• Strategic focus, sustainability, right-sizing, and performance give hyper-local a chance in a global economy
• Right-sizing helps streamline processes, cut costs, improve production quality
• Emphasis on sustainability reduces carbon footprint along with expenses
Industry giants like Nestle, Anheuser-Busch, and Unilever leave scant room for the little, local guy.
But there is a market for hyper-local products, and there is a way for the little guy to compete, succeed, and grow—even in the face of global conglomerate competition.
In fact, according to The Craft Spirits Data Project the craft distilling industry sold nearly 23.7% more cases in 2017 than in 2016. According to the Brewers Association the number of operating breweries grew 16% in 2017, with microbreweries accounting for nearly 60% of the craft category’s total growth. Small businesses (1-499 employees) add more net new jobs than large businesses, according to the Small Business Association.
In order for small businesses to compete, they should adopt a laser focus on adopting processes that eliminate inefficiency, maximize technology to minimize resources, and emphasize sustainability:
Strategic focus: A successful business begins with a well-defined business plan. Every business decision, including facility design, hiring, materials, suppliers, and technologies employed is then based on the goals and targets outlined in that plan.
Kona Brewing Company, a top 10 national craft brewery and Hawaii’s number one local craft brewery, is building toward serving the entire U.S. with its beer. Kona asked ICC Turnkey to design engineer a fully integrated facility that can deliver 100,000 bbls per year. The 30,000-square-foot brewery will feature a high-efficiency brewing system and canning line, saving the brewery money and positioning it to stand up well against the competition.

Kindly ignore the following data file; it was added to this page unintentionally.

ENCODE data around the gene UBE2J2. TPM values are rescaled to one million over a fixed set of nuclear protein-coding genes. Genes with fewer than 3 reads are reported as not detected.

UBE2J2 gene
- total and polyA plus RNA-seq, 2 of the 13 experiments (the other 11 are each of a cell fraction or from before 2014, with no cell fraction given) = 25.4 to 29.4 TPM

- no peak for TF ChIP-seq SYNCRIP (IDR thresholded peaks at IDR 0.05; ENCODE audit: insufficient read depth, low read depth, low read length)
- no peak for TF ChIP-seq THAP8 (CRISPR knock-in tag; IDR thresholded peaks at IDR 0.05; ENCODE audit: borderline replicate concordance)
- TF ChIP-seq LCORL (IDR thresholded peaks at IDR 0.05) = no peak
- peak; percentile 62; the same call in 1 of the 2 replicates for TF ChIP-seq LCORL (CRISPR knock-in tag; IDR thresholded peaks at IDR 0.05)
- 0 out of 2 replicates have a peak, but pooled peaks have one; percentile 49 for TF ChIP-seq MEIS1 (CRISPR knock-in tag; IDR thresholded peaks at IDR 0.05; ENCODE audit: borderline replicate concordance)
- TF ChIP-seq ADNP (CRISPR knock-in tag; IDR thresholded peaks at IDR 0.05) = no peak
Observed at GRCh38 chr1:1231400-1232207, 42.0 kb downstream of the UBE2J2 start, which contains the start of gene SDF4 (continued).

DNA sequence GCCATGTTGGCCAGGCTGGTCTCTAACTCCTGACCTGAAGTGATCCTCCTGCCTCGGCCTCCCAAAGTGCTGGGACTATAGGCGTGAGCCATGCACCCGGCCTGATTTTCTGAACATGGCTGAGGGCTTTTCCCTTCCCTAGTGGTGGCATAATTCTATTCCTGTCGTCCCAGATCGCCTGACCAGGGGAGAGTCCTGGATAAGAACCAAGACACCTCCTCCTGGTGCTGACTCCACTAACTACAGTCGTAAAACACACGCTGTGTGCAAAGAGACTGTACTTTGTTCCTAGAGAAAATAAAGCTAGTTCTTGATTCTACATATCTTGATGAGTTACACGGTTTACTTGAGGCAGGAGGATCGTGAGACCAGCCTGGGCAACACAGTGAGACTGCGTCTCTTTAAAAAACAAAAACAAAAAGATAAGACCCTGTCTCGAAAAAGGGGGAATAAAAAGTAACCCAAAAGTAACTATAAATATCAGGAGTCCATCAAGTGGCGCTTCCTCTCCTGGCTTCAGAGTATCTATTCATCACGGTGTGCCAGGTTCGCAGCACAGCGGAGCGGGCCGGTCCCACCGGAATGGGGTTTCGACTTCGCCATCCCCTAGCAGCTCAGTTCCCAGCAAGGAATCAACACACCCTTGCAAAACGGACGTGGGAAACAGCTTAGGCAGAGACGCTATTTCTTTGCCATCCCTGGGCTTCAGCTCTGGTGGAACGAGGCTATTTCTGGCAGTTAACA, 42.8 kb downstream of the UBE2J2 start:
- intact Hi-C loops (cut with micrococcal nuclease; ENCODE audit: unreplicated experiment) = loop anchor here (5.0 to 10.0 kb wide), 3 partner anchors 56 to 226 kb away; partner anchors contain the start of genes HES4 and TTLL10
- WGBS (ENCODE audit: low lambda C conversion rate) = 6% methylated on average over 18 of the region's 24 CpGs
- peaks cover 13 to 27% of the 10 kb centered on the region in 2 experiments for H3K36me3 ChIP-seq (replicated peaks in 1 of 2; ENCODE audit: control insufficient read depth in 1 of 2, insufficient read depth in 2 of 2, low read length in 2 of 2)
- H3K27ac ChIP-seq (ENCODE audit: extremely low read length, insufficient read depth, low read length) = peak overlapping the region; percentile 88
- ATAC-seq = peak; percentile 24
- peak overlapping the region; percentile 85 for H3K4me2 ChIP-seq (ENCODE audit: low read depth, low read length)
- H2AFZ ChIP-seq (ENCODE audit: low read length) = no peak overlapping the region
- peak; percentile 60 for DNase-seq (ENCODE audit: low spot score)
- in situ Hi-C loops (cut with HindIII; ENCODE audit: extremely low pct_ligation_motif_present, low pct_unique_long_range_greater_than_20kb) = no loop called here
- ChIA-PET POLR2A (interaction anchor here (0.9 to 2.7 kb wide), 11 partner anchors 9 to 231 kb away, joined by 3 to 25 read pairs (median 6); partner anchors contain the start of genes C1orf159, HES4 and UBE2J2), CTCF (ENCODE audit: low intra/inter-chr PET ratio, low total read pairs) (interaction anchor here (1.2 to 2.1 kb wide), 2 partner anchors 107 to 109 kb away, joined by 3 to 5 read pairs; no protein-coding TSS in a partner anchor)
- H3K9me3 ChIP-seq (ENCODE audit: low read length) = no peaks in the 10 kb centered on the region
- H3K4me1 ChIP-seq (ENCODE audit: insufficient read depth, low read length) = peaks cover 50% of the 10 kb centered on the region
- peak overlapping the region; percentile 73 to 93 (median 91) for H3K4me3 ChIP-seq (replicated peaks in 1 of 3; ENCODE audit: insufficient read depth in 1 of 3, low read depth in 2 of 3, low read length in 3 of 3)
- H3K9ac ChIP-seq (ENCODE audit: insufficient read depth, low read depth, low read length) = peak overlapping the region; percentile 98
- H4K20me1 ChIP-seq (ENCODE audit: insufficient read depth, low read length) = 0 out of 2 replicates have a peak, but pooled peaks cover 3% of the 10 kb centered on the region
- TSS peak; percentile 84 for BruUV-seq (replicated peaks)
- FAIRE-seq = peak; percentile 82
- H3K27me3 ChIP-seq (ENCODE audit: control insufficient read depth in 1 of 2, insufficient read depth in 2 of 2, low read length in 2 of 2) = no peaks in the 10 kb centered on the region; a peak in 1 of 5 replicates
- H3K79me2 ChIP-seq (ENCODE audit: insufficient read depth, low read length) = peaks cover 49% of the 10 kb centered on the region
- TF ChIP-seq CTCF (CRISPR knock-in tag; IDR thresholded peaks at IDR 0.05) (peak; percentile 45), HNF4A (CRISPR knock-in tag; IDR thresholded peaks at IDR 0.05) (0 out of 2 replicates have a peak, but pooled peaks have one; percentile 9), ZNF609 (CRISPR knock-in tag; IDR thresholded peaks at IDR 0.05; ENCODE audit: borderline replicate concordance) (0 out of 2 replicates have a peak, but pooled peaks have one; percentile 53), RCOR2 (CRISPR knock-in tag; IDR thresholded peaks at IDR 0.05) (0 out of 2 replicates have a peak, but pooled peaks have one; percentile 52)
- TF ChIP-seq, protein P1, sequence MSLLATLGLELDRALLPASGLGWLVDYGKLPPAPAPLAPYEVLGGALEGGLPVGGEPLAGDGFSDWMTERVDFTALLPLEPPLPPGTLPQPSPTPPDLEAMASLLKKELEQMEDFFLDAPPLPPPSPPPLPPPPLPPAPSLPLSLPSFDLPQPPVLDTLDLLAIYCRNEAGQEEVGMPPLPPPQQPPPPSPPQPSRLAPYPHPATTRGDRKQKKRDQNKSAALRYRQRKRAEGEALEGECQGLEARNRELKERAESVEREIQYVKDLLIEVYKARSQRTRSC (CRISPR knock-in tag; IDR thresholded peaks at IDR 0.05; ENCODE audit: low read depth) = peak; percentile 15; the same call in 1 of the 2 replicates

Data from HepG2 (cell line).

Sustainability: Reducing emissions, utility use, and waste also reduces costs while enhancing a company’s reputation. For one of the leading producers of hops in the U.S., Yakima Chief Hops, ICC engineered a new way to capture and reuse millions of pounds of high pressure cryogenic carbon dioxide. The company is reducing the emissions of roughly 10 million pounds of CO2 from the atmosphere while reusing 85% of the CO2 delivered to the facility. Along with cutting the amount of CO2 the company purchases, this also means fewer trucks generating pollution to deliver the CO2.
ICC Turnkey’s design for the Kona Brewing Company includes a state-of-the-art wastewater treatment plant and a biogas system that will generate energy for reuse in the brewing and packaging operation. The Kona system will produce beer using 30% less water than industry average.
“Instead of throwing the kitchen sink at it, we use a scalpel to be incredibly precise about how the water will be treated, how bio gases will be captured and used to generate electricity, everything,” says Alex Alexandrov, vice president of ICC Turnkey. “It’s exciting for us because we know the client cares and it gives us a chance to get creative in designing the right solution.”
Right-sizing: Every process in a manufacturing production facility must be right-sized. If you don’t know how to distill a project down to the essence of what your company actually needs, you’ll waste a lot of time and money. “Our fit-for-purpose greenfield design for a deeply historied whiskey distiller frees up capital that can be invested in other departments, used to lower debts, or re-invested for its new distribution contracts in Canada,” says Ryan Coates, ICC vice president. The new distillery will be able to produce 500,000 original proof gallons of whiskey annually.
Performance: Analyze every stage of the manufacturing process to increase throughput, decrease labor utilization, and decrease utility use.
Balcones Distillery won awards for their excellent whiskey, which was produced through a literally “hands-on” and pains-taking process. “Temperature is very important in getting the right distillation, so, obviously, we wanted to design a more precise system for Balcones,” says Jeremy McCormick, ICC Controls Engineering manager. Balcones is now expanding its distribution throughout the U.S., and continues to win awards for its now much less labor-intensive whiskey.
Health and beauty product manufacturer Vi-Jon is reaping $20 million per year in cost reductions after a fitness assessment by ICC resulted in optimization initiatives in Vi-Jon’s manufacturing processes, packaging divisions, utility use, quality control, and general organizational workflow. ICC’s redesign and improvements also increased Vi-Jon’s production capacity.